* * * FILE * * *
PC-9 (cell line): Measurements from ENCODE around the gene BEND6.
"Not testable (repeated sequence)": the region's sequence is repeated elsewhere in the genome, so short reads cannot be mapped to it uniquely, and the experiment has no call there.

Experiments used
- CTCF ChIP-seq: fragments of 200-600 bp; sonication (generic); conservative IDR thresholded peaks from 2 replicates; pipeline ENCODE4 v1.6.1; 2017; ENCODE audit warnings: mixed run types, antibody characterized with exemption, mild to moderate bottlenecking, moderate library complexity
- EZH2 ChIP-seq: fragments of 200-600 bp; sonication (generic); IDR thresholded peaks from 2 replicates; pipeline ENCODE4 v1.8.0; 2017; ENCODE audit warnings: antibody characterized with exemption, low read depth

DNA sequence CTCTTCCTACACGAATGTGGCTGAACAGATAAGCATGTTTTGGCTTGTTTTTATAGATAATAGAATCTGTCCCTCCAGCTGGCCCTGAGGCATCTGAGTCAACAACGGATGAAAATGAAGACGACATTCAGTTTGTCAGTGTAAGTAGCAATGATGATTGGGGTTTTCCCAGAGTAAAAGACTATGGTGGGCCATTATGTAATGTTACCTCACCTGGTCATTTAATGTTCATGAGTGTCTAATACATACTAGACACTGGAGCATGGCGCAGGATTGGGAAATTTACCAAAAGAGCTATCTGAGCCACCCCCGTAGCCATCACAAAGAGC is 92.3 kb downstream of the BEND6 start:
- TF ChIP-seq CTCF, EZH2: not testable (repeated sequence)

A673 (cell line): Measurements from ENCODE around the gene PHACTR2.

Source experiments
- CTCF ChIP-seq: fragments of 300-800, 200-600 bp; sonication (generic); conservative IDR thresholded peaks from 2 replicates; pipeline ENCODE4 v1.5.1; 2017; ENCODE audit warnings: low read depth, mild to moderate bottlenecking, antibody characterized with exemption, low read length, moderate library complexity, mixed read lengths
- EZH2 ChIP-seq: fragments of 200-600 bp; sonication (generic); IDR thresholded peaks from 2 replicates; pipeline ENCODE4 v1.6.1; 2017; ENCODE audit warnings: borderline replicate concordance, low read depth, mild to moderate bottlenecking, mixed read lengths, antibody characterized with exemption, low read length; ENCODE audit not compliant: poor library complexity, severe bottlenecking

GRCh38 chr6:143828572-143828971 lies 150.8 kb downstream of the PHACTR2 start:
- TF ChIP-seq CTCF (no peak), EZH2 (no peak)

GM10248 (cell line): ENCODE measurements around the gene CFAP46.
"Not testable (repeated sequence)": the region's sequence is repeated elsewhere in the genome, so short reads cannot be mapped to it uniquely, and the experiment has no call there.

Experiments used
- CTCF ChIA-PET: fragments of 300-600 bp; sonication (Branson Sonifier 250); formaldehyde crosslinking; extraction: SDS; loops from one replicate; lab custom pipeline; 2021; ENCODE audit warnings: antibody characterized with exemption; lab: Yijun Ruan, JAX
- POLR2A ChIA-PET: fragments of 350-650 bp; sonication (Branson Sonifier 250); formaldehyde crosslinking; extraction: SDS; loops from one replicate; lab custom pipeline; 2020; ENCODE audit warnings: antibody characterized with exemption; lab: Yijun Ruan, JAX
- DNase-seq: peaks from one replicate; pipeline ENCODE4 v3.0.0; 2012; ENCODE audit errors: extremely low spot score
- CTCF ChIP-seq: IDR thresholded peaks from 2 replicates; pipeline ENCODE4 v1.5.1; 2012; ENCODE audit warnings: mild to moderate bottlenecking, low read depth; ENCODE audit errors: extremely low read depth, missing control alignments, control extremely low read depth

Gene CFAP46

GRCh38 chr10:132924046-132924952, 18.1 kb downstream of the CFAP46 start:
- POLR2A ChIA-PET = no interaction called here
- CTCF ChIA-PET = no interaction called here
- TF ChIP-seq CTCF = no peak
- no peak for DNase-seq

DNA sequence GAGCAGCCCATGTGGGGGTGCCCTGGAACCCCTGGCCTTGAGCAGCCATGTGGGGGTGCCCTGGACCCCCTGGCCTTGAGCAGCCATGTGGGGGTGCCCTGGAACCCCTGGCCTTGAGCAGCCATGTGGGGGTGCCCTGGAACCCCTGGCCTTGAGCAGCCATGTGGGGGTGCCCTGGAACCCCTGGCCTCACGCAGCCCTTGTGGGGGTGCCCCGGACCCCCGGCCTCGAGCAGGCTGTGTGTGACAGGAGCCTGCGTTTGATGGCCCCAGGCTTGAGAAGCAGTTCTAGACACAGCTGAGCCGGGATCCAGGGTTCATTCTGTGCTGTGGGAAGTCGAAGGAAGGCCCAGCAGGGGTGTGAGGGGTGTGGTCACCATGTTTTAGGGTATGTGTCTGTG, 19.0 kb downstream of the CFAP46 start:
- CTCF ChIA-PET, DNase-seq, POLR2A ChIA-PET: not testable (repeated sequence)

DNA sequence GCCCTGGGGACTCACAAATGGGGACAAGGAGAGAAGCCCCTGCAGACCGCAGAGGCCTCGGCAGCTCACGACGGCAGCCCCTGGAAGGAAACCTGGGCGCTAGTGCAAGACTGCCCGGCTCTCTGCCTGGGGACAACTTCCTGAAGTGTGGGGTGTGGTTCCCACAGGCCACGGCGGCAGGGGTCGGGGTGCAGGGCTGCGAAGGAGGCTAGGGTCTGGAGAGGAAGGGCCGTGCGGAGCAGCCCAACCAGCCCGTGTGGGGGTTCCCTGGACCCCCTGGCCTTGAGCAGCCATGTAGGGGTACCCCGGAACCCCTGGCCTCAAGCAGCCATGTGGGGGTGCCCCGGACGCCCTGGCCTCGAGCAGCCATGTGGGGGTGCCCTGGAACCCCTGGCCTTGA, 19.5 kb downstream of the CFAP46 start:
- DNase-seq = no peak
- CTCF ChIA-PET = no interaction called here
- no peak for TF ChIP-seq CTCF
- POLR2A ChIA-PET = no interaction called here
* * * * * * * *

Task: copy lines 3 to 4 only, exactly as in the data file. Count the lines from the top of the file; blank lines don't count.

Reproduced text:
Experiments used
- CTCF ChIP-seq: fragments of 200-600 bp; sonication (generic); conservative IDR thresholded peaks from 2 replicates; pipeline ENCODE4 v1.6.1; 2017; ENCODE audit warnings: mixed run types, antibody characterized with exemption, mild to moderate bottlenecking, moderate library complexity